I've been given a problem where I have

$$ X \sim \mathcal{N}(\mu = 2, \sigma^2 = 9) $$

$$ Y \sim \mathcal{N}(\mu = 3, \sigma^2 = 4) $$

Their correlation is $ \rho_{XY} = 0.6 $. First I am asked for the mean and standard distribution of X+Y, which I found as

$$ \mu_{X+Y} = \mu_X + \mu_Y = 2 + 3 = 5 $$

$$ \sigma_{X+Y} = \sqrt{\sigma_{X}^2 + \sigma_{Y}^2 + 2 \rho_{XY} \sigma_x \sigma_y} $$

However, I am also asked what the distribution of $ X + Y $ is, what if $X$ and $Y$ are jointly normally distributed, and what if $X$ and $Y$ are not jointly normally distributed. I am unsure how I would go about determining what the distribution of $X + Y$ is, though I assume that

  • If $X$ and $Y$ are jointly normally distributed then $X + Y$ is normally distributed

  • If $X$ and $Y$ are not jointly normally distributed then $X + Y$ is not normally distributed

How do I determine what the distribution of $X + Y$ is when I am not told whether they are jointly distributed?


I read the following post, but wasn't sure how to apply what was said to my current problem, if I could at all.

If $X$ and $Y$ are normally distributed random variables, what kind of distribution their sum follows?

  • $\begingroup$ An important equation on the linked page is $\sigma_{X+Y}^2 = \sigma_{X}^2 + \sigma_{Y}^2 + 2\operatorname{cov}(X,Y).$ This question has more the flavor of a 'textbook exercise' rather than of a practical application. $\endgroup$ – BruceET Sep 23 '18 at 20:41
  • $\begingroup$ Don't I already have that in the standard deviation calculation in my post though @BruceET ? $\endgroup$ – strwars Sep 23 '18 at 20:43
  • 2
    $\begingroup$ Indeed. But you said you don't see the relevance of the link. Perhaps a key statement in common is a clue to that. // Marginals of a bivariate normal distribution are normal. But a distribution that is not bivariate normal can have normal marginals. $\endgroup$ – BruceET Sep 23 '18 at 20:45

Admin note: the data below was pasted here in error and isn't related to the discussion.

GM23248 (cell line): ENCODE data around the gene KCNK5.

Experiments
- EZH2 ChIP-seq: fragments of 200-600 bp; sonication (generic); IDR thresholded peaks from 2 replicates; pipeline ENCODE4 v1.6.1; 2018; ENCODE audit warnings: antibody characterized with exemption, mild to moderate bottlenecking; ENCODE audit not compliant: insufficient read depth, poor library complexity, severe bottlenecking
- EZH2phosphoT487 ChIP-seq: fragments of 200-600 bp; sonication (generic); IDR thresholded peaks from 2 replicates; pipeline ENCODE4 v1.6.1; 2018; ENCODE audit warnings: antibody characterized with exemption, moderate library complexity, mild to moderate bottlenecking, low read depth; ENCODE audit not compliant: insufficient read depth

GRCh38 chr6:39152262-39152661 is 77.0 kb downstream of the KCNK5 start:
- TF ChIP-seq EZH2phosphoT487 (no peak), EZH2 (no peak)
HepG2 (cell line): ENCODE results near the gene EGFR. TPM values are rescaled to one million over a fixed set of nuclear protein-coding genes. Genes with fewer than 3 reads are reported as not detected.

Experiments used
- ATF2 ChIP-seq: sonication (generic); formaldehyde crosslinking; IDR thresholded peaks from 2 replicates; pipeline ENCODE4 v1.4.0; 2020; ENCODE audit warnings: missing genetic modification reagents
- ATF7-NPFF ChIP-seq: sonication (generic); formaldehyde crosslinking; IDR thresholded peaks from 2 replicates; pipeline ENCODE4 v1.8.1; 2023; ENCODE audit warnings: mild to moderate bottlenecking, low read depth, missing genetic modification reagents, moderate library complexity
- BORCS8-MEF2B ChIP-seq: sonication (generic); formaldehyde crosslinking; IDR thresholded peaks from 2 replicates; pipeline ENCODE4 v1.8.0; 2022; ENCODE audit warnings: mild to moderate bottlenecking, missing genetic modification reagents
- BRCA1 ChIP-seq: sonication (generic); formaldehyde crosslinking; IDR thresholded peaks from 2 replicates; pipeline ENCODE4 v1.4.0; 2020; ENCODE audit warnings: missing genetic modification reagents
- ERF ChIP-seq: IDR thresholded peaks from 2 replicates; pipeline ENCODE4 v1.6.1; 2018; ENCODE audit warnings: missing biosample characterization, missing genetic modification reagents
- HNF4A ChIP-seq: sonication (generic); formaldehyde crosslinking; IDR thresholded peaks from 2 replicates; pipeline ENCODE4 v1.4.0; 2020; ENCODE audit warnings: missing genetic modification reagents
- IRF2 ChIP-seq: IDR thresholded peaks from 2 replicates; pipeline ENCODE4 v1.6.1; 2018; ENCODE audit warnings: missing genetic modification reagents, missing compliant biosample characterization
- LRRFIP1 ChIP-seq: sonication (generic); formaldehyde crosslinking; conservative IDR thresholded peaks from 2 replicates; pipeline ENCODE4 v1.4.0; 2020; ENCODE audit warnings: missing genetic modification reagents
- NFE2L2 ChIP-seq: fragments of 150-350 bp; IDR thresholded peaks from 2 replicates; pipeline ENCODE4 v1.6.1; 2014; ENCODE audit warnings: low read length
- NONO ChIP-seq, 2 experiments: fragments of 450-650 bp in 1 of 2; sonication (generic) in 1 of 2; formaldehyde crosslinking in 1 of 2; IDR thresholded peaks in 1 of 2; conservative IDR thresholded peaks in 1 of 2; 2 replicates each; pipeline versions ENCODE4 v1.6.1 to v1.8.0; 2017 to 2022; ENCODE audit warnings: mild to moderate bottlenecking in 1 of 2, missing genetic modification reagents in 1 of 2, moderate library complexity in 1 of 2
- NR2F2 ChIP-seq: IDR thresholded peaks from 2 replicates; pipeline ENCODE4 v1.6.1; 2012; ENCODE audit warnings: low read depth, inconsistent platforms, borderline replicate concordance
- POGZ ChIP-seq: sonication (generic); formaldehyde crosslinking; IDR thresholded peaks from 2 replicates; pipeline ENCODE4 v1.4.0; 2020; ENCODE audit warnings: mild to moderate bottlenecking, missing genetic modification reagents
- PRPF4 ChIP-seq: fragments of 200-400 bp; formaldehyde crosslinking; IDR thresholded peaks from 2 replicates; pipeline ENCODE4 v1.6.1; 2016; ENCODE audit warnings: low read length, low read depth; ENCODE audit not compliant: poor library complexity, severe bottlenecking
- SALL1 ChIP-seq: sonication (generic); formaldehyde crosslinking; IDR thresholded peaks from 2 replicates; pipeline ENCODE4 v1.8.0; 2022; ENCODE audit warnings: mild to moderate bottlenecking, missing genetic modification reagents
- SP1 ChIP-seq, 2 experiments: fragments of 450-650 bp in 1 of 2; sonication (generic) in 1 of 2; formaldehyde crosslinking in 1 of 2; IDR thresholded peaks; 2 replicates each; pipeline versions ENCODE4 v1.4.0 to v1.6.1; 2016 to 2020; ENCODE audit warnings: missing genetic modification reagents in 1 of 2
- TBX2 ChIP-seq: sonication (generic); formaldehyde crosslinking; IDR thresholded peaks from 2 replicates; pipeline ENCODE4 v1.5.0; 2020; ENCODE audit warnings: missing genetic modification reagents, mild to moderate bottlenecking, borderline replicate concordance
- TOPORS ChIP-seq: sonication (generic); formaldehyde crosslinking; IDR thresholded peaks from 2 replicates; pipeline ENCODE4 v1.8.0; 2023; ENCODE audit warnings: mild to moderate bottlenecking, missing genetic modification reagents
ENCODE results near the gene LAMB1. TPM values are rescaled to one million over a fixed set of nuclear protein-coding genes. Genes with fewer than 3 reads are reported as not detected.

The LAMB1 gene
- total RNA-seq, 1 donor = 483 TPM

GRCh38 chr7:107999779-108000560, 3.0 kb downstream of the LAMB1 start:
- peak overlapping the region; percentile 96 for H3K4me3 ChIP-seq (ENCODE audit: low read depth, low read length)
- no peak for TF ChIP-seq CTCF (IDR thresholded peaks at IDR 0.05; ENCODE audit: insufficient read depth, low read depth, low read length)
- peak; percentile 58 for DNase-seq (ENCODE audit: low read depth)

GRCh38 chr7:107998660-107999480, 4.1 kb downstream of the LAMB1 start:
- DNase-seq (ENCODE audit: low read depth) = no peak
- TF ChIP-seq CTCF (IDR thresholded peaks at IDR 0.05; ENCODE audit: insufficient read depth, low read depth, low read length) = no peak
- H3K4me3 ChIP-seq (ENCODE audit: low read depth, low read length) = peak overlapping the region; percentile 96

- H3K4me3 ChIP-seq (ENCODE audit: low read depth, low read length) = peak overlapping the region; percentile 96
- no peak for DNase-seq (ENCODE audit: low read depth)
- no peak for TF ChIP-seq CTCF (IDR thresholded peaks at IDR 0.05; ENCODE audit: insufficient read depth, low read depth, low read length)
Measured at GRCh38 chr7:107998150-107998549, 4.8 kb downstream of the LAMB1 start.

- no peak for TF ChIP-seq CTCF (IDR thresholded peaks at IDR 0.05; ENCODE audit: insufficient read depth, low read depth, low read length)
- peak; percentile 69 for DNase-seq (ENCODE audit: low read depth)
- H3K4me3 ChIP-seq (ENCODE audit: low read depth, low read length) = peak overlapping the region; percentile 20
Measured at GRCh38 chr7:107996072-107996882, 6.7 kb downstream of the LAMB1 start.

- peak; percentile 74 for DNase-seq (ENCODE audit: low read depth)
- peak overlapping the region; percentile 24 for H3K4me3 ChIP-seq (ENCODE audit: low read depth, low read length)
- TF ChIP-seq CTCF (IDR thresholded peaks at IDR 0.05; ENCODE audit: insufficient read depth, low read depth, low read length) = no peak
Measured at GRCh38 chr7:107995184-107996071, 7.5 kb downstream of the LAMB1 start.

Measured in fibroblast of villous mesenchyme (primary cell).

Comment (continued), illustrating the last sentence of my Comment above with a simulation.

For $X$ and $Y,$ let means be 0, SDs 1, and $\rho = 0.8.$ A sample of size 100,000 from their joint binomial distribution is simulated below in R. [See this page for the method of simulation.]

m = 10^5;  rho = .8; phi = sqrt(1-rho^2)
x = rnorm(m);  z = rnorm(m)
y = rho*x + phi*z
[1] 0.7997351  $ aprx 0.8

The bivariate normal distribution is suggested by the upper-right plot in the figure below. The two histograms in the top row suggest the standard normal marginal distributions.

Now, manipulate the results so that the marginals are unchanged, but the joint distribution is no longer bivariate normal, and the sum $T = X + Y_1$ is not normal.

y1 = y;  
 y1[x < 0] = -abs(y[x < 0])
 y1[x >= 0] = abs(y[x >- 0])
[1] 0.8546086  # > 0.8

enter image description here

Finally, what would happen if $Y_2 = -X?$ Then are $X$ and $Y_2$ bivariate normal? Is $X + Y_2$ normal?

  • $\begingroup$ I'm a little bit lost. So the only way to determine X+Y's distribution in my problem is to generate a bunch of values using the distribution as the generator and then plotting the results in a histogram? Also, even if both jointly normal distributions and non-jointly normal distributions can have normal marginals, I'm not sure how that relates to what I said in my post. I'm not trying to be rude and am very appreciative of your help, I'm just not really understanding it. $\endgroup$ – strwars Sep 23 '18 at 23:49
  • $\begingroup$ Not suggesting simulation as an alternative to understanding the theory. Just showing possibilities to try to get you to think clearly and productively. The two bullets in your Question are more complicated than may be immediately obvious. For the first part, maybe tomorrow you should give the link another chance. It is very well written. $\endgroup$ – BruceET Sep 24 '18 at 0:10
  • $\begingroup$ I re-read the page and appreciate what it was saying. Changing my perspective on my second bullet. Thanks! $\endgroup$ – strwars Sep 28 '18 at 5:12

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